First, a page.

Jump to main content.

Public Involvement Network News

Note: EPA no longer updates this information, but it may be useful as a reference or resource.

This page provides links to many non-EPA web sites that provide information on public involvement. Exit EPA Disclaimer

The next  item is taken, with permission for use, from articles that appeared in ICMA’s e-newsletter, Local Government Matters.  [“Teach Someone to Fill Your Shoes,” and “Developing Existing Talent to Ensure a Future Leadership Pipeline”]

Developing Existing Talent to Ensure a Future Leadership Pipeline

According to the U.S. Bureau of Labor Statistics, by 2006, there were 151 million jobs in the U.S. economy but only 141 million people in the workforce to fill them.[1] The greatest turnover in aging workers, says Frank Benest, city manager, Palo Alto, California, will be in executive, administrative, and managerial occupations.[2]  The U.S. General Accounting Office reports that 53 percent of middle managers in the federal workforce qualified for retirement in 2004.[3]

As the baby boomers leave, a much smaller group of young professionals is in line and prepared to fill their shoes. Compounding this vacancy is a staggering number of nonprofits and public-service-oriented private companies that did not exist 20 and 30 years ago that are competing for the new workforce talent. Technology’s edge increases the ease of being an independent worker or entrepreneur today, further dwindling the attractiveness of government public service.

Many seasoned local [federal and state] government managers started their careers as interns and entry-level analysts. Local governments [federal and state] across the country cut back these positions due to funding constraints and increasing community needs. These cutbacks combined with increasing opportunities to make a difference outside government have withered the supply of ready-to-go managers. 

Because five out of eight public sector employees work in local government, city and county governments are particularly at risk.[4] In 1971, for example, nearly 71 percent of professional city, town, and county managers were age 40 or younger. By 2006, that percentage had fallen to only 13 percent![5]  

In addition to issues related to the aging and impending retirement of many public sector managers, local governments face a number of demographic challenges. The ethnic, racial, and gender composition among local government chief administrative officers (CAOs) has changed slowly over the last three decades while our communities have become more diverse. In 2006, 20% of city, town, and county CAOs were women, 4% were African American, roughly 3% were Hispanic, and another 10% were either Asian or Native American.[6]

To address the changes that must take place within the local government workforce, organizations such as ICMA have launched programs designed to help communities attract and develop a wide and diverse group of people into the local government management profession by

  1. Promoting awareness of the local government management profession and encouraging individuals to consider careers in the field.
  2. Helping new and early careerists land their first jobs in local government.
  3. Engaging local government management professionals in professional membership organizations such as ICMA and state managers’ associations early in their careers.
  4. Building the leadership pipeline by engaging and developing promising individuals so that they are prepared to step into leadership roles, both in their local governments and their professional associations.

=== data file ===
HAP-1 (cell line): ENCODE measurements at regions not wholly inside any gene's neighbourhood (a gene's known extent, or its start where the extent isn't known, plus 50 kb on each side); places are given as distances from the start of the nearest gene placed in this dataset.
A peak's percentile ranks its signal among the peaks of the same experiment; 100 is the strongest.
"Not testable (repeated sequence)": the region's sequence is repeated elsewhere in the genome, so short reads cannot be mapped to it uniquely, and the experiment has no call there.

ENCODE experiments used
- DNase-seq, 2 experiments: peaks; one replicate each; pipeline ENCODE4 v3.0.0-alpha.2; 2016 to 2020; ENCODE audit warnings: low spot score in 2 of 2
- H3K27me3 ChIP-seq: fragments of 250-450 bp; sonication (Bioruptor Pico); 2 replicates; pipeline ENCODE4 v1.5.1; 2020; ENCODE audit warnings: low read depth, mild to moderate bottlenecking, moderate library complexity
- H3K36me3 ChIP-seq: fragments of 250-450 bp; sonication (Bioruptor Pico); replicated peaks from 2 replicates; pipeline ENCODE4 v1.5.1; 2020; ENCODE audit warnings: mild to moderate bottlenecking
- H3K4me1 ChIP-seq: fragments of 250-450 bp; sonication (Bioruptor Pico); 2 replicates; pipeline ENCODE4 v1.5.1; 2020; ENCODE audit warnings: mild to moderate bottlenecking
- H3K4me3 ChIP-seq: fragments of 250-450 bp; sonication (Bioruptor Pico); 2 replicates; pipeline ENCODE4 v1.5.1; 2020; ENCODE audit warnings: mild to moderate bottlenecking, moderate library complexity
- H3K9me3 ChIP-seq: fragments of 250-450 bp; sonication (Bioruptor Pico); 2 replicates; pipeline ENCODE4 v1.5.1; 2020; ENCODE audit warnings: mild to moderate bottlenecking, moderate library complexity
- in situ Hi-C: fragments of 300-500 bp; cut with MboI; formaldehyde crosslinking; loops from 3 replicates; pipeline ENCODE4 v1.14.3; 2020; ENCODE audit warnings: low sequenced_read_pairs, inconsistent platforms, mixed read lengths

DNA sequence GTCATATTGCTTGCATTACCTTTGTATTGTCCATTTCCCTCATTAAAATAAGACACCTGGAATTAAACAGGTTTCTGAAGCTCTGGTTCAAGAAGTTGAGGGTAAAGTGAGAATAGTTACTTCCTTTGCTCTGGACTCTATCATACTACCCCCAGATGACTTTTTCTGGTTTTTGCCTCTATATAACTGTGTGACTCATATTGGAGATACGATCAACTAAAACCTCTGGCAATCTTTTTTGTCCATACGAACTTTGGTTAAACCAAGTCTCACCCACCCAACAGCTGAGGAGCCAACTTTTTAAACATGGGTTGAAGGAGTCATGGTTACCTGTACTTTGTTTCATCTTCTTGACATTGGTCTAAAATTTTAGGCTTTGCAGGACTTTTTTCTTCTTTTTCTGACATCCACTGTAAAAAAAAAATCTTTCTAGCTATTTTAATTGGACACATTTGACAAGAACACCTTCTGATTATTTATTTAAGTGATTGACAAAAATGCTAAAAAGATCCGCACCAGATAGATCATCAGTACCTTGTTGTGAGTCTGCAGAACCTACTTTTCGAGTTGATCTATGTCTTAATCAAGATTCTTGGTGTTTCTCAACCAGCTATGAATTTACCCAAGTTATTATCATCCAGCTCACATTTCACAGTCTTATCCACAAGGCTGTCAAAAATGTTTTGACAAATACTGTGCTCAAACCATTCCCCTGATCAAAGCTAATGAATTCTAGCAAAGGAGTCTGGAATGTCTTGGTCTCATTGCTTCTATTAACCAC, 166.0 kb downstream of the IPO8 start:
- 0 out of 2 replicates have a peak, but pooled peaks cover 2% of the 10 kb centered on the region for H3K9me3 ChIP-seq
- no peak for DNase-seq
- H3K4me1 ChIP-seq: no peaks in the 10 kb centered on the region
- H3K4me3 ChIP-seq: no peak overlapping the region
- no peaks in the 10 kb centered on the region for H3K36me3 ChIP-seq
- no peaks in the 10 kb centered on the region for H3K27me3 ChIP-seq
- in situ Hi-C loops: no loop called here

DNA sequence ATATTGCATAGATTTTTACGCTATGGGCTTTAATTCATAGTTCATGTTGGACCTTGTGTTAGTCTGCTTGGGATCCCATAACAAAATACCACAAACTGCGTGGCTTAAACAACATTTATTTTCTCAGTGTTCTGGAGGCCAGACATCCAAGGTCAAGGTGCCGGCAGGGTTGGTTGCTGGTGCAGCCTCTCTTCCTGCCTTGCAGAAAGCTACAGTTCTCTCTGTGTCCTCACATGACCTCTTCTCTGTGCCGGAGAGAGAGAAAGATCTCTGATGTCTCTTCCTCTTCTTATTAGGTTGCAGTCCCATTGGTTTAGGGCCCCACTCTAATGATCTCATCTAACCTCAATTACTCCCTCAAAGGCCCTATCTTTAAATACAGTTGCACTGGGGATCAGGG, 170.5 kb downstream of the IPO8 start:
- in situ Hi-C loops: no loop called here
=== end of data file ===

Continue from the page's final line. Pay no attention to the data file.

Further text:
Local government civics education, internship, and fellowship programs help communities attract students, recent graduates, and career changers to positions as public service managers. Communities also must create and implement succession plans that develop and retain those individuals currently in their organizations.

Finally, local [state and federal] governments can advocate the important role that senior executives play in developing talented individuals already in the leadership pipeline. ICMA engages its members whose experience, adherence to high standards of integrity, and assessed commitment to lifelong learning and professional development have earned them distinction as Credentialed Managers by recruiting them as Legacy Leaders. These individuals enrich the profession by coaching and mentoring young professionals and assistant/deputy managers.

The time for public sector organizations to develop new leadership talent is now! Visit ICMA’s Next Generation Web site for information on the organization’s activities and programs for students and early careerists. Or contact Rob Carty, Next Generation program manager at rcarty@icma.org; 202/962-3560.

Look around you – you’ll find some managers who are aware of these challenges and working diligently to help fill this gap. They’ve asked themselves: “Have I identified great people I can help build-up and move on? Am I making myself available as a coach and mentor? Do I have a snapshot of my organization’s upcoming retirements? Am I readying my organization for workforce changes?”  

[1] Selbert, Roger, “The New Workforce,” Growth Strategies No. 954 (June 2003): 4.
[2] Benest, Frank, ed., “A Call to Action,” in Preparing the Next Generation, ICMA (International City/County Management Association), 200TK.
[3] Federal Employee Retirements: Expected Increase over the Next 5 Years Illustrates Need for Workforce Planning, report no. GAO-01-509 (Washington, D.C.: U.S. General Accounting Office, April 2001), 17–18.
[4] Ehrenhalt, Samuel M., Government Employment Report 6 (June 1999): 19–22, quoted in Marnie E. Green, “Beware and Prepare: The Government Workforce of the Future,” www.managementeducationgroup.com/frames/articles/beware.html.
[5] ICMA’s 2006 State of the Profession Survey results.
[6] 1989 ICMA membership data.


Local Navigation

Jump to main content.